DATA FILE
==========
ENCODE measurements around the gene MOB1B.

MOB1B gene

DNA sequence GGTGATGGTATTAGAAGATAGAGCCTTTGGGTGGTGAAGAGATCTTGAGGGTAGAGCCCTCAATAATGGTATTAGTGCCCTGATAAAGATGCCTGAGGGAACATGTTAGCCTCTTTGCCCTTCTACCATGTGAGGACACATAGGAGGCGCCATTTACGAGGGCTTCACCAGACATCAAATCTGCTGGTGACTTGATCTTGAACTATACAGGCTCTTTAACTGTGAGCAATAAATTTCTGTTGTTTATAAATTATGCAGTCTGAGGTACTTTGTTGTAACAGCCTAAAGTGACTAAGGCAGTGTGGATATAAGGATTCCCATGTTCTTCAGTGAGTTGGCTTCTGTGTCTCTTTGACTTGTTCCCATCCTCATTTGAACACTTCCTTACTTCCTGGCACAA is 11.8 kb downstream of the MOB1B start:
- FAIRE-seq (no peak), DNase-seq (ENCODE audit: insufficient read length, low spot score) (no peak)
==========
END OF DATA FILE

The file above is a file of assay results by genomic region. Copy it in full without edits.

ENCODE measurements around the gene MOB1B.

MOB1B gene

DNA sequence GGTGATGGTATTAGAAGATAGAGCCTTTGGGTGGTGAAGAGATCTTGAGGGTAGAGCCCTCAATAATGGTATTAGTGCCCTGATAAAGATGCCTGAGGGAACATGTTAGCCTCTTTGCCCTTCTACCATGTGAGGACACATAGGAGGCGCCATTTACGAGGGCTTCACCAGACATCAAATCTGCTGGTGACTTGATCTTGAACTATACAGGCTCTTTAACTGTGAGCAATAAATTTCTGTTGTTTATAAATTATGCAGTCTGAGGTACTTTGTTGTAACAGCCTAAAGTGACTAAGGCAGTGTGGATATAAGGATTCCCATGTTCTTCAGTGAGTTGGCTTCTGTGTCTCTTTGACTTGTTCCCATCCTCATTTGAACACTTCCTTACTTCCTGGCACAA is 11.8 kb downstream of the MOB1B start:
- FAIRE-seq (no peak), DNase-seq (ENCODE audit: insufficient read length, low spot score) (no peak)